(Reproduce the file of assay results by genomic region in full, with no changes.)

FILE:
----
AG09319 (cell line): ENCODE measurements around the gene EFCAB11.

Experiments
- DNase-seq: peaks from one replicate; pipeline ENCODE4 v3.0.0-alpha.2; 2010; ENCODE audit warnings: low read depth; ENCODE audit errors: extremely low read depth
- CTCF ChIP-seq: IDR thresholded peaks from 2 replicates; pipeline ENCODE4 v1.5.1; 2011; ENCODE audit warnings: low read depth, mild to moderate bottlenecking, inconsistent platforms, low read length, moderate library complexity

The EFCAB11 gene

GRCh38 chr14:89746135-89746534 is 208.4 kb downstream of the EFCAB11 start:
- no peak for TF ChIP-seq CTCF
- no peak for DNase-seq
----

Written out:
AG09319 (cell line): ENCODE measurements around the gene EFCAB11.

Experiments
- DNase-seq: peaks from one replicate; pipeline ENCODE4 v3.0.0-alpha.2; 2010; ENCODE audit warnings: low read depth; ENCODE audit errors: extremely low read depth
- CTCF ChIP-seq: IDR thresholded peaks from 2 replicates; pipeline ENCODE4 v1.5.1; 2011; ENCODE audit warnings: low read depth, mild to moderate bottlenecking, inconsistent platforms, low read length, moderate library complexity

The EFCAB11 gene

GRCh38 chr14:89746135-89746534 is 208.4 kb downstream of the EFCAB11 start:
- no peak for TF ChIP-seq CTCF
- no peak for DNase-seq